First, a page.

But, unlike my father, I have many strategies for refilling my glass and bouncing back to being my mother’s daughter instead – the most common being cooking. When my mood turns a little gray, I need something quick, easy and simple to pick me up – and this recipe is perfect. Although I used mirabelle plums to make mine earlier in the summer, it is a dessert I often make in the Autumn when plums are plentiful. It’s great for a quick weeknight treat and also a good way to use up past-their-prime plums lurking in the back of the fridge. You’ll love how the fruit collapses a little during roasting and coats itself in the sticky glaze of butter and sugar – and of course you’ll love the taste. It’s a perfect blend between the sweetness of the caramel and the tang of the fruit, just like I am a perfect blend between my mother’s optimism and my father’s melancholy.
- about a dozen small plums (if you can find them - or 4 large)
- soft brown sugar
- good quality vanilla ice cream
- Pre-heat the oven to 180C.
- Halve and stone the plums and place them cut side up on an ovenproof dish. Add enough soft brown sugar to nearly fill the hollow of each plum, then add a small knob of butter to the top of the sugar in each plum. Sprinkle each lightly with ground cinnamon.
- Bake for 20 minutes or until the plums are starting to collapse slightly and the butter and sugar are caramelising. You can turn the grill on for a few minutes to get a nice caramel finish.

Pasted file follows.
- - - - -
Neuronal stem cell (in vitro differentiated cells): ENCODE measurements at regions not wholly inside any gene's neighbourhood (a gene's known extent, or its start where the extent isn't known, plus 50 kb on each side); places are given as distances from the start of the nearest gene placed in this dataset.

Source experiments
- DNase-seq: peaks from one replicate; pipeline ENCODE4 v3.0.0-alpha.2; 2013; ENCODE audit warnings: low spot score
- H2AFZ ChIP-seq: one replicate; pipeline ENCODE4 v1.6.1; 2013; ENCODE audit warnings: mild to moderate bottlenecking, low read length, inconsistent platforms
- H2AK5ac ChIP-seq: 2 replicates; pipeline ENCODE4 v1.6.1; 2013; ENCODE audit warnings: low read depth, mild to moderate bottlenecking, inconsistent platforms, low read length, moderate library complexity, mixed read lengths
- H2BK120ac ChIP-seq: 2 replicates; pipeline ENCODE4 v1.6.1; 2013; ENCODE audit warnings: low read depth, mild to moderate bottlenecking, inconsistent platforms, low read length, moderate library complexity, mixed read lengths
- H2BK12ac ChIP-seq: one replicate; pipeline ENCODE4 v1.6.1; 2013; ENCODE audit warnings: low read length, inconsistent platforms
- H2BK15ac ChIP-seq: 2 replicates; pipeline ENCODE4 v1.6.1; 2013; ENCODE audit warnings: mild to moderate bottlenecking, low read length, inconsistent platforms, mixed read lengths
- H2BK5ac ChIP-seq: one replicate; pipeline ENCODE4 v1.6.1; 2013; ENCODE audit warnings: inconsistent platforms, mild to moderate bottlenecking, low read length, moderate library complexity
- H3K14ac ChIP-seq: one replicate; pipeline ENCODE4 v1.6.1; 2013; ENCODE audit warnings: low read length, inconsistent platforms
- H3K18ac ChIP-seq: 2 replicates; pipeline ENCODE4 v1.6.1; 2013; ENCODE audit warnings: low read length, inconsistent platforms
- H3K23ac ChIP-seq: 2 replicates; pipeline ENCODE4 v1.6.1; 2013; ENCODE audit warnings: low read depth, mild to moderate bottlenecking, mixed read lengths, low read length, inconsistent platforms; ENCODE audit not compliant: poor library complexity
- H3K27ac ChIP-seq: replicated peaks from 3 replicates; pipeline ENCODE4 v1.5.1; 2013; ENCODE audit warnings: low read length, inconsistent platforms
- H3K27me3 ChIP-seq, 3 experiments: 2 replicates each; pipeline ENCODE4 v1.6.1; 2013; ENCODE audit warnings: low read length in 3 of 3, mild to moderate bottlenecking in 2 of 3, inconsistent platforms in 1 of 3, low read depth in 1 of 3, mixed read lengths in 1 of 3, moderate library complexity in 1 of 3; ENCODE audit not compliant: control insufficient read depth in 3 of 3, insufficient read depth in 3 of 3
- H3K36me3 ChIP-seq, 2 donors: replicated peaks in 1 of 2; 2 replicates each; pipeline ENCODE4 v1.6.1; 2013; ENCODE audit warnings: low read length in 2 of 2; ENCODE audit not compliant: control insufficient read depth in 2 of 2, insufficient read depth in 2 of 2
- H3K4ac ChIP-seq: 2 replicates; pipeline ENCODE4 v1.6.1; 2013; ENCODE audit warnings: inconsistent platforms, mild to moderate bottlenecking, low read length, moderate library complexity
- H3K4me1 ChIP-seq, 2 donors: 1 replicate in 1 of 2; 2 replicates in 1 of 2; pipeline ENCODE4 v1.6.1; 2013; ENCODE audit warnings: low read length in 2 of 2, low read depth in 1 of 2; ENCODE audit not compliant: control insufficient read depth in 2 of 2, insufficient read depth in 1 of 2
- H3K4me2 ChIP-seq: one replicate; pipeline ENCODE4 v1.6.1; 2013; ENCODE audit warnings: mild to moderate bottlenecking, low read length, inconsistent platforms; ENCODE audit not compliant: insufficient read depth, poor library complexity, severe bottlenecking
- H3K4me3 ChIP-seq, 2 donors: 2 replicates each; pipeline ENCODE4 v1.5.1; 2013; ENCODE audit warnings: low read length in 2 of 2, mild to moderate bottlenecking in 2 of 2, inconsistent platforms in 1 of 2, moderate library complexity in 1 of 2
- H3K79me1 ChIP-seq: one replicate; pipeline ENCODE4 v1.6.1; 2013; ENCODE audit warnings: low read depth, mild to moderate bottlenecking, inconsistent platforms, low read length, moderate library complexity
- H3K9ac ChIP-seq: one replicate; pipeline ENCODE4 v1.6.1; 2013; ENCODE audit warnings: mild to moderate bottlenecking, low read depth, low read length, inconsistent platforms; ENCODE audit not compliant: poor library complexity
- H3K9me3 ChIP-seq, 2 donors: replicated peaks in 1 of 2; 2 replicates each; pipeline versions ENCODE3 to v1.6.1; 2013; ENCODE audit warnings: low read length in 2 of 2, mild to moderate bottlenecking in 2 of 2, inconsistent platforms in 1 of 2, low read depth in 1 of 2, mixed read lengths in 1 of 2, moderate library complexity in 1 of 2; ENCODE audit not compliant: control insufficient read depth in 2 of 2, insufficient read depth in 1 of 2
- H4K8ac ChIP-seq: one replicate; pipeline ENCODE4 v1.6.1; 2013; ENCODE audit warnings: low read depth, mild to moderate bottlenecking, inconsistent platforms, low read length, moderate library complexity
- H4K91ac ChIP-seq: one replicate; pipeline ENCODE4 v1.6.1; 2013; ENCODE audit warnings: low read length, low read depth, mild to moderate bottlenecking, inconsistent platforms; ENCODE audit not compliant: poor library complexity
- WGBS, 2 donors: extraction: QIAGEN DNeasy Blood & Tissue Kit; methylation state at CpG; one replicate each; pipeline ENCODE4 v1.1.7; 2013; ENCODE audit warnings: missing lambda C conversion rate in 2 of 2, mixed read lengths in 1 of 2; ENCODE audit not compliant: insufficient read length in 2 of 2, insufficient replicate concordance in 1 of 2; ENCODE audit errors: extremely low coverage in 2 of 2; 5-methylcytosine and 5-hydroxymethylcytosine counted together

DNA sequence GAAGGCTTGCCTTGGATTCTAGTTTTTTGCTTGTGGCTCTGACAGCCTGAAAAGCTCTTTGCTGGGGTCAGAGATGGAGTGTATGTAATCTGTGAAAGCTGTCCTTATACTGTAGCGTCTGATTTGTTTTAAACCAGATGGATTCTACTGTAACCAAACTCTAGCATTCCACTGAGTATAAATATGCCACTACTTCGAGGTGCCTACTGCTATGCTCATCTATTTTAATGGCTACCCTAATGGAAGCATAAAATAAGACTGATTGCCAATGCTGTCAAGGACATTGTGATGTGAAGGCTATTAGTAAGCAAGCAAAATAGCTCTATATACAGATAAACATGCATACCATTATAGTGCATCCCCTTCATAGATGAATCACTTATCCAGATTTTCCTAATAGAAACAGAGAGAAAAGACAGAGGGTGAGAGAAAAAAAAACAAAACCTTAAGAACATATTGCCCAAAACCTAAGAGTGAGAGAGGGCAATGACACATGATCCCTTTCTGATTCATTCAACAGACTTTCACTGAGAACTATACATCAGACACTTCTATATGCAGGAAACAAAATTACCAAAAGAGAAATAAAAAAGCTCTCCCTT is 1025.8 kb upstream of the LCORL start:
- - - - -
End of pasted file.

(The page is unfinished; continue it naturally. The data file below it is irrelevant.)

- Place one or two scoops of ice cream in each bowl and divide the hot plums between the bowls, making sure to spoon over the caramel juices too.
- NOTE: this recipe also works well with nectarines, peaches or apricots
And in other news…
My latest article to appear in Crush Magazine (p34-35) is all about visiting the Vaucluse region of Provence – have a look at the gorgeous layout of my words and pictures that they have produced!
Also – this week we mark another milestone in our Plate to Page story. We’ve been working on our sparkly new website behind the scenes and putting together a brand new workshop for 2013. We’ve worked hard and there were many frustrations, highs and lows but in the end we rocked it. The Plate to Page website is looking hot – isn’t it?
We’re absolutely thrilled about our fourth workshop taking place in May 2013 in Dublin, Ireland. Mark those calendars! From 10th – 13th May 2013 we’re taking the From Plate to Page workshop to the beautiful rolling green hills of County Meath, Ireland. You’ll find all the details to the workshop in our Ireland announcement page. And if you’re wondering whether the workshop is right for you, just read what our past participants have said about our workshops!